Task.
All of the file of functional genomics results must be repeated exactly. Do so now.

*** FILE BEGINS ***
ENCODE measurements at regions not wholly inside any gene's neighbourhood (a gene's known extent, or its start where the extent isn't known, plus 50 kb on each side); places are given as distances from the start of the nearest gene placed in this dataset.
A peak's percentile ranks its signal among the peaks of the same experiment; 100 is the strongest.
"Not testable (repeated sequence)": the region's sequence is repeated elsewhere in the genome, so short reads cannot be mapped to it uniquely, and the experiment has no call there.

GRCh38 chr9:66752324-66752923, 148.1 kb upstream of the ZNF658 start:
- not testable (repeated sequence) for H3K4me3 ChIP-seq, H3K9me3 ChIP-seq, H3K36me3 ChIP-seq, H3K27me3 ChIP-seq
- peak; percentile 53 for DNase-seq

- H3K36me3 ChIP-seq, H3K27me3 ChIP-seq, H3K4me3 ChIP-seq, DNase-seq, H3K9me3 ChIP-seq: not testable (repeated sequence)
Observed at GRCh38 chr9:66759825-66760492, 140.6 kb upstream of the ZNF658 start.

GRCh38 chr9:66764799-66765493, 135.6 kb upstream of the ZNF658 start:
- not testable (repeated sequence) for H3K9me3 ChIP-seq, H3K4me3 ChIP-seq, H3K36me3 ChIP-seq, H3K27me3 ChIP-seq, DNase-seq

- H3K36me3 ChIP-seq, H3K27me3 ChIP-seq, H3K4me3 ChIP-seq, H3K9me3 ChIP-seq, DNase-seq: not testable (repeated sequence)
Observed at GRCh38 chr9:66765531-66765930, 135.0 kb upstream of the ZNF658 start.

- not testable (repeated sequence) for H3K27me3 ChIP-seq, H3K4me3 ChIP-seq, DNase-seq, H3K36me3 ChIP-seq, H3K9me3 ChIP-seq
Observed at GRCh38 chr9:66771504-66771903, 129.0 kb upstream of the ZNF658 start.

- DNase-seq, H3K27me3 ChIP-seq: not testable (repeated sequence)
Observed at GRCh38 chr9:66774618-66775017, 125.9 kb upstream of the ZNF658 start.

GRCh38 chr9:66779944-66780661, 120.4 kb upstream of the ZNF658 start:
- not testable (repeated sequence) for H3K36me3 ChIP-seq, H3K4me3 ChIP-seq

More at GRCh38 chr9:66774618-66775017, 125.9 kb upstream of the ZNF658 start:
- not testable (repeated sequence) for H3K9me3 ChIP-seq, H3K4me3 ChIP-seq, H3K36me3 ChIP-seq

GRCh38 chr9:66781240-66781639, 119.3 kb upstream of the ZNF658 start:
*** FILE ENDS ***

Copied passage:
ENCODE measurements at regions not wholly inside any gene's neighbourhood (a gene's known extent, or its start where the extent isn't known, plus 50 kb on each side); places are given as distances from the start of the nearest gene placed in this dataset.
A peak's percentile ranks its signal among the peaks of the same experiment; 100 is the strongest.
"Not testable (repeated sequence)": the region's sequence is repeated elsewhere in the genome, so short reads cannot be mapped to it uniquely, and the experiment has no call there.

GRCh38 chr9:66752324-66752923, 148.1 kb upstream of the ZNF658 start:
- not testable (repeated sequence) for H3K4me3 ChIP-seq, H3K9me3 ChIP-seq, H3K36me3 ChIP-seq, H3K27me3 ChIP-seq
- peak; percentile 53 for DNase-seq

- H3K36me3 ChIP-seq, H3K27me3 ChIP-seq, H3K4me3 ChIP-seq, DNase-seq, H3K9me3 ChIP-seq: not testable (repeated sequence)
Observed at GRCh38 chr9:66759825-66760492, 140.6 kb upstream of the ZNF658 start.

GRCh38 chr9:66764799-66765493, 135.6 kb upstream of the ZNF658 start:
- not testable (repeated sequence) for H3K9me3 ChIP-seq, H3K4me3 ChIP-seq, H3K36me3 ChIP-seq, H3K27me3 ChIP-seq, DNase-seq

- H3K36me3 ChIP-seq, H3K27me3 ChIP-seq, H3K4me3 ChIP-seq, H3K9me3 ChIP-seq, DNase-seq: not testable (repeated sequence)
Observed at GRCh38 chr9:66765531-66765930, 135.0 kb upstream of the ZNF658 start.

- not testable (repeated sequence) for H3K27me3 ChIP-seq, H3K4me3 ChIP-seq, DNase-seq, H3K36me3 ChIP-seq, H3K9me3 ChIP-seq
Observed at GRCh38 chr9:66771504-66771903, 129.0 kb upstream of the ZNF658 start.

- DNase-seq, H3K27me3 ChIP-seq: not testable (repeated sequence)
Observed at GRCh38 chr9:66774618-66775017, 125.9 kb upstream of the ZNF658 start.

GRCh38 chr9:66779944-66780661, 120.4 kb upstream of the ZNF658 start:
- not testable (repeated sequence) for H3K36me3 ChIP-seq, H3K4me3 ChIP-seq

More at GRCh38 chr9:66774618-66775017, 125.9 kb upstream of the ZNF658 start:
- not testable (repeated sequence) for H3K9me3 ChIP-seq, H3K4me3 ChIP-seq, H3K36me3 ChIP-seq

GRCh38 chr9:66781240-66781639, 119.3 kb upstream of the ZNF658 start: